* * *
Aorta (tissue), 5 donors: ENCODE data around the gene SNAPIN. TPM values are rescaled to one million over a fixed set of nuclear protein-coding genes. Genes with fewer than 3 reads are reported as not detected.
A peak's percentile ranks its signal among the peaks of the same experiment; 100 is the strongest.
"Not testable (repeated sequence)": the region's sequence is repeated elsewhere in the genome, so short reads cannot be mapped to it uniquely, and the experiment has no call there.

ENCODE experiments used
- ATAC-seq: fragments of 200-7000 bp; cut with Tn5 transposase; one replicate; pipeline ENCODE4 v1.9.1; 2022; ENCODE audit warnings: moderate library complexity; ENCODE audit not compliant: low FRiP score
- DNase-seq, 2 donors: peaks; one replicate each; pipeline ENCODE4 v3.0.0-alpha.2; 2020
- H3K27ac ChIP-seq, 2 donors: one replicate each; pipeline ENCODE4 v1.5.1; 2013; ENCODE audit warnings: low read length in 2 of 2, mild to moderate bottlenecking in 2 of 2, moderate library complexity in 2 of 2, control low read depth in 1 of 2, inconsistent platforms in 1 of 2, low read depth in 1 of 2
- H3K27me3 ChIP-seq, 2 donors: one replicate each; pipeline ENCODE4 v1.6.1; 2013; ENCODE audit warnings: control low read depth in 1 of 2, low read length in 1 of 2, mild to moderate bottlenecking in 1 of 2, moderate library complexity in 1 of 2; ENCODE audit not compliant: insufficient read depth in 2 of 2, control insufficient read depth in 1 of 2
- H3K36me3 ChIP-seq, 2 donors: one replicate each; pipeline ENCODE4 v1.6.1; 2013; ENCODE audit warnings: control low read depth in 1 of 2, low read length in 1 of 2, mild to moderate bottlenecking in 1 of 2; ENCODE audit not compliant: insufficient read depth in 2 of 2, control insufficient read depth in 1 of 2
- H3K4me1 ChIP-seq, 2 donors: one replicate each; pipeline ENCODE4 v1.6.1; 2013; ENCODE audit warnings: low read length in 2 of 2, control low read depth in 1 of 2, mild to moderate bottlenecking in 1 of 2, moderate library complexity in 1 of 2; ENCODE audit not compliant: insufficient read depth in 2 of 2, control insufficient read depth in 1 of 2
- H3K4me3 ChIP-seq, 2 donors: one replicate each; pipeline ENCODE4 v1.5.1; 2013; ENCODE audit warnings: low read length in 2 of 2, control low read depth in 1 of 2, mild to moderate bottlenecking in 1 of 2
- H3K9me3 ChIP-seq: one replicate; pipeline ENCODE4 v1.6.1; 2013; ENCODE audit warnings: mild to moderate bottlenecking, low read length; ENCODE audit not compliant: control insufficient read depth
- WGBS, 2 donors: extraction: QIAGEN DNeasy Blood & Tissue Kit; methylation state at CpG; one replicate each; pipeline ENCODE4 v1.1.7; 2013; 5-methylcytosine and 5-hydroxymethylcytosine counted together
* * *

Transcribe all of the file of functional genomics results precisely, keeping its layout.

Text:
Aorta (tissue), 5 donors: ENCODE data around the gene SNAPIN. TPM values are rescaled to one million over a fixed set of nuclear protein-coding genes. Genes with fewer than 3 reads are reported as not detected.
A peak's percentile ranks its signal among the peaks of the same experiment; 100 is the strongest.
"Not testable (repeated sequence)": the region's sequence is repeated elsewhere in the genome, so short reads cannot be mapped to it uniquely, and the experiment has no call there.

ENCODE experiments used
- ATAC-seq: fragments of 200-7000 bp; cut with Tn5 transposase; one replicate; pipeline ENCODE4 v1.9.1; 2022; ENCODE audit warnings: moderate library complexity; ENCODE audit not compliant: low FRiP score
- DNase-seq, 2 donors: peaks; one replicate each; pipeline ENCODE4 v3.0.0-alpha.2; 2020
- H3K27ac ChIP-seq, 2 donors: one replicate each; pipeline ENCODE4 v1.5.1; 2013; ENCODE audit warnings: low read length in 2 of 2, mild to moderate bottlenecking in 2 of 2, moderate library complexity in 2 of 2, control low read depth in 1 of 2, inconsistent platforms in 1 of 2, low read depth in 1 of 2
- H3K27me3 ChIP-seq, 2 donors: one replicate each; pipeline ENCODE4 v1.6.1; 2013; ENCODE audit warnings: control low read depth in 1 of 2, low read length in 1 of 2, mild to moderate bottlenecking in 1 of 2, moderate library complexity in 1 of 2; ENCODE audit not compliant: insufficient read depth in 2 of 2, control insufficient read depth in 1 of 2
- H3K36me3 ChIP-seq, 2 donors: one replicate each; pipeline ENCODE4 v1.6.1; 2013; ENCODE audit warnings: control low read depth in 1 of 2, low read length in 1 of 2, mild to moderate bottlenecking in 1 of 2; ENCODE audit not compliant: insufficient read depth in 2 of 2, control insufficient read depth in 1 of 2
- H3K4me1 ChIP-seq, 2 donors: one replicate each; pipeline ENCODE4 v1.6.1; 2013; ENCODE audit warnings: low read length in 2 of 2, control low read depth in 1 of 2, mild to moderate bottlenecking in 1 of 2, moderate library complexity in 1 of 2; ENCODE audit not compliant: insufficient read depth in 2 of 2, control insufficient read depth in 1 of 2
- H3K4me3 ChIP-seq, 2 donors: one replicate each; pipeline ENCODE4 v1.5.1; 2013; ENCODE audit warnings: low read length in 2 of 2, control low read depth in 1 of 2, mild to moderate bottlenecking in 1 of 2
- H3K9me3 ChIP-seq: one replicate; pipeline ENCODE4 v1.6.1; 2013; ENCODE audit warnings: mild to moderate bottlenecking, low read length; ENCODE audit not compliant: control insufficient read depth
- WGBS, 2 donors: extraction: QIAGEN DNeasy Blood & Tissue Kit; methylation state at CpG; one replicate each; pipeline ENCODE4 v1.1.7; 2013; 5-methylcytosine and 5-hydroxymethylcytosine counted together